Downsizing and productivity growth : myth or reality? by Martin Neil Baily( Book )

19 editions published between 1994 and 1996 in English and held by 95 WorldCat member libraries worldwide

The conventional wisdom is that the rising productivity in the U.S. manufacturing sector in the 1980s has been driven by the apparently pervasive downsizing over this period. Aggregate evidence clearly shows falling employment accompanying the rise in productivity. In this paper, we examine the microeconomic evidence using the plant level data from the Longitudinal Research Database (LRD). In contrast to the conventional wisdom, we find that plants that increased employment as well as productivity contribute almost as much to overall productivity growth in the 1980s as the plants that increased productivity at the expense of employment. Further, there are striking differences by sector (defined by industry, size, region, wages, and ownership type) in the allocation of plants in terms of whether they upsize or downsize and whether they increase or decrease productivity. Nevertheless, in spite of the striking differences across sectors defined in a variety of ways, most of the variance of productivity and employment growth is accounted for by idiosyncratic factors
Labor productivity : structural change and cyclical dynamics by Martin Neil Baily( Book )

23 editions published between 1995 and 1998 in English and held by 85 WorldCat member libraries worldwide

A longstanding puzzle of empirical economics is that average labor productivity declines during recessions and increases during booms. This paper provides a framework to assess the empirical importance of competing hypotheses for explaining the observed procyclicality. For each competing hypothesis we derive the implications for cyclical productivity conditional on expectations of future demand and supply conditions. The novelty of the paper is that we exploit the tremendous heterogeneity in long-run structural changes across individual plants to identify the short-run sources of procyclical productivity. Our findings favor an adjustment cost model which involves a productivity penalty for downsizing as the largest source of procyclical labor productivity
Aggregate growth : what have we learned from microeconomic evidence? by John C Haltiwanger( Book )

12 editions published in 2000 in English and held by 85 WorldCat member libraries worldwide

This paper provides a synthesis of what is known about the determinants of output growth based on studying microeconomic data sets. It starts with a summary of the theoretical explanations which help reconcile heterogeneous performance observed across establishments in the same sector. The related theoretical literature on creative destruction models of growth is also discussed. This is followed by a review of the recent empirical literature on the relationship between microeconomic and macroeconomic productivity growth. The final section discusses the main empirical findings, the caveats of interpretation and the main issues of interpretation underlying the relationship between reallocation and growth
Aggregate productivity growth : lessons from microeconomic evidence by Lucia Foster( Book )

15 editions published in 1998 in English and held by 76 WorldCat member libraries worldwide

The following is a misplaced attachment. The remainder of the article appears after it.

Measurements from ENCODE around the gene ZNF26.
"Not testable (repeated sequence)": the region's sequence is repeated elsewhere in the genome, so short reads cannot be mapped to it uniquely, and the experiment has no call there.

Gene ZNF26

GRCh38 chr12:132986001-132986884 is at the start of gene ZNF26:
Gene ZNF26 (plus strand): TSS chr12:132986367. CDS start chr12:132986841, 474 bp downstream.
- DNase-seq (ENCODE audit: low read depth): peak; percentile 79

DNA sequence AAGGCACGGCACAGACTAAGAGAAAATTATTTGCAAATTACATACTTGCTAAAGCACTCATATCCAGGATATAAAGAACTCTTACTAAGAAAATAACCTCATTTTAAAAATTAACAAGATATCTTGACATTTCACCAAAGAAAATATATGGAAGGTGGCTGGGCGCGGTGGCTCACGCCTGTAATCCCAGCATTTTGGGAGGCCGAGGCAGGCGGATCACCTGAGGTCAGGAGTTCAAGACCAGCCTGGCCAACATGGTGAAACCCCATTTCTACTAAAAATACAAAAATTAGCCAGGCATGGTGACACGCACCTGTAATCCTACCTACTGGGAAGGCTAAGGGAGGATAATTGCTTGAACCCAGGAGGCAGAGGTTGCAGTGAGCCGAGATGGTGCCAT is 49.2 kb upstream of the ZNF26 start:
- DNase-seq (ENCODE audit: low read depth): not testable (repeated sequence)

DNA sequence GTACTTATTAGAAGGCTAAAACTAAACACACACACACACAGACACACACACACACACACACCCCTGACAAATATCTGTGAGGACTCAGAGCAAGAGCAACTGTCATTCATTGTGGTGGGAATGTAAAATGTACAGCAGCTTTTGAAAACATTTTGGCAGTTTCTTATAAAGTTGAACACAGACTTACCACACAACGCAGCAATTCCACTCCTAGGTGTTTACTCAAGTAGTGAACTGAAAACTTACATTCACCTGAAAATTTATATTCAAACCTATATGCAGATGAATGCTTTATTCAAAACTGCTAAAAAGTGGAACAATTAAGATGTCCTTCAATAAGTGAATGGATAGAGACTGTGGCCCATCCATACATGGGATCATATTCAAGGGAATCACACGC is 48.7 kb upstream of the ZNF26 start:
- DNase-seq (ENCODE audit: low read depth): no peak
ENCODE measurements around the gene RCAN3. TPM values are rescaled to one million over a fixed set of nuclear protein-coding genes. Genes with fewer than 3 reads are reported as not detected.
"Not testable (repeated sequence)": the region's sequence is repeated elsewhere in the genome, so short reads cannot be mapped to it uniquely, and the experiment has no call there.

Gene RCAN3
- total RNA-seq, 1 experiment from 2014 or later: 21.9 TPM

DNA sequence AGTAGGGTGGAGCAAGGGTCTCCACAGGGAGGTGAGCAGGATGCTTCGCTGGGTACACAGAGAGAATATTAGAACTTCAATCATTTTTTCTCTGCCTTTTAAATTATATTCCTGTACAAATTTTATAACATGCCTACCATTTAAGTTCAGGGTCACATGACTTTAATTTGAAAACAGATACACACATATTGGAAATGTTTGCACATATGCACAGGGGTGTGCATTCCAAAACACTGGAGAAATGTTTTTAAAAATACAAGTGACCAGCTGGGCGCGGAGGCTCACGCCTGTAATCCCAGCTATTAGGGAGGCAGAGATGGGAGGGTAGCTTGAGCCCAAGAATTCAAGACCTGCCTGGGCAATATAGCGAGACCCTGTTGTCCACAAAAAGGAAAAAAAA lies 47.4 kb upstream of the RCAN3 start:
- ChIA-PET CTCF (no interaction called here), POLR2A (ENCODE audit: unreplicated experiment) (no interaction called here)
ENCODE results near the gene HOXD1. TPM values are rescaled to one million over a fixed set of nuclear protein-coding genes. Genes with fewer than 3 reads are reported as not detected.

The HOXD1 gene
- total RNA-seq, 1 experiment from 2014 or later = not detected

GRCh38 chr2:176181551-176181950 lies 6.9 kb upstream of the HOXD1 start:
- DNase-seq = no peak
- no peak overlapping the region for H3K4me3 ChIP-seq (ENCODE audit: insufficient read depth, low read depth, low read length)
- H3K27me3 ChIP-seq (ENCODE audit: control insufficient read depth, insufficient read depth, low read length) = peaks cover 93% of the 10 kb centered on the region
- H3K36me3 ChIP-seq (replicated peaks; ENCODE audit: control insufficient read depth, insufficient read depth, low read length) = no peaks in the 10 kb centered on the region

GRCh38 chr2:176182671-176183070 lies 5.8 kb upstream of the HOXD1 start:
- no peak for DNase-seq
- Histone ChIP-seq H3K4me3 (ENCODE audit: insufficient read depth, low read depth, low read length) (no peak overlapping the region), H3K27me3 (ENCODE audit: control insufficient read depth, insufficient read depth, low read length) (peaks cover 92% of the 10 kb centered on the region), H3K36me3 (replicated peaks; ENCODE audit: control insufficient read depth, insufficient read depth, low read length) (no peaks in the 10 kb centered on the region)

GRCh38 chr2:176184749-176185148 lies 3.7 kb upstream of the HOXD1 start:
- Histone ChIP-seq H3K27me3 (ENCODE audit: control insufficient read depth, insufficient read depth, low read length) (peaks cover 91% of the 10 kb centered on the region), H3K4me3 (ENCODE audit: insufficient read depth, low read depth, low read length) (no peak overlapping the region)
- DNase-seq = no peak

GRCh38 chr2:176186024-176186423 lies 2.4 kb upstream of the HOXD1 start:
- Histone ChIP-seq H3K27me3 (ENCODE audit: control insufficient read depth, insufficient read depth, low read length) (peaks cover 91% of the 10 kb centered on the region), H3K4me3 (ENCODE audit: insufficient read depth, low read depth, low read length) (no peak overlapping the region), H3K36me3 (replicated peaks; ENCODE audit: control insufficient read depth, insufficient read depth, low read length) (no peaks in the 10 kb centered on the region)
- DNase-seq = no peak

Abstract: In this paper, we exploit establishment-level data to examine the relationship between microeconomic productivity dynamics and aggregate productivity growth. After synthesizing the evidence from recent studies, we conduct our own analysis using establishment-level data for U.S. manufacturing establishments as well for selected service industries. The use of longitudinal micro data on service sector establishments is one of the novel features of our analysis. Our main findings are summarized as follows: (i) the contribution of reallocation of outputs and inputs from less productive to more productive establishments plays a significant role in accounting for aggregate productivity growth; (ii) for the selected service industries considered, the contribution of net entry (more productive entering establishments displacing less productive exiting establishments) is dominant; (iii) the contribution of net entry to aggregate productivity growth is disproportionate and is increasing in the horizon over which the changes are measured since longer horizon yields greater differentials from selection and learning effects; (iv) the contribution of reallocation to aggregate productivity growth varies over time (e.g. is cyclically sensitive) and industries and is somewhat sensitive to subtle differences in measurement and decomposition methodologies
Microeconomic evidence of creative destruction in industrial and developing countries by Eric J Bartelsman( )

17 editions published between 2004 and 2012 in English and Undetermined and held by 73 WorldCat member libraries worldwide

In this paper we provide an analysis of the process of creative destruction across 24 countries and 2-digit industries over the past decade. We rely on a newly assembled dataset that draws from different micro data sources (business registers, census, or representative enterprise surveys). The novelty of our approach is in the harmonisation of firm level data across countries, which enables international comparisons and the identification of country specific factors as opposed to sectoral and time effects. All countries display a massive reallocation of resources, with the entry and exit of many firms in all markets, the failure of many newcomers and the expansion of successful ones. This process of creative destruction affects productivity directly, by reallocating resources towards more productive uses, but also indirectly through the effects of increased market contestability. There are also large differences across groups of countries. While entry and exit rates are fairly similar across industrial countries, post entry performance differs markedly between Europe and the U.S., a potential indication of the importance of barriers to firm growth as opposed to barriers to entry. Transition economies show an even more impressive process of creative destruction and, amongst them, those that have progressed the most towards a market economy show better outcomes from this process. Finally, Mexico shows large firm dynamics with many new firms entering the battle but also many failing rapidly, while Argentina resembles more of Continental Europe with smaller flows and less impressive post-entry growth of successful firms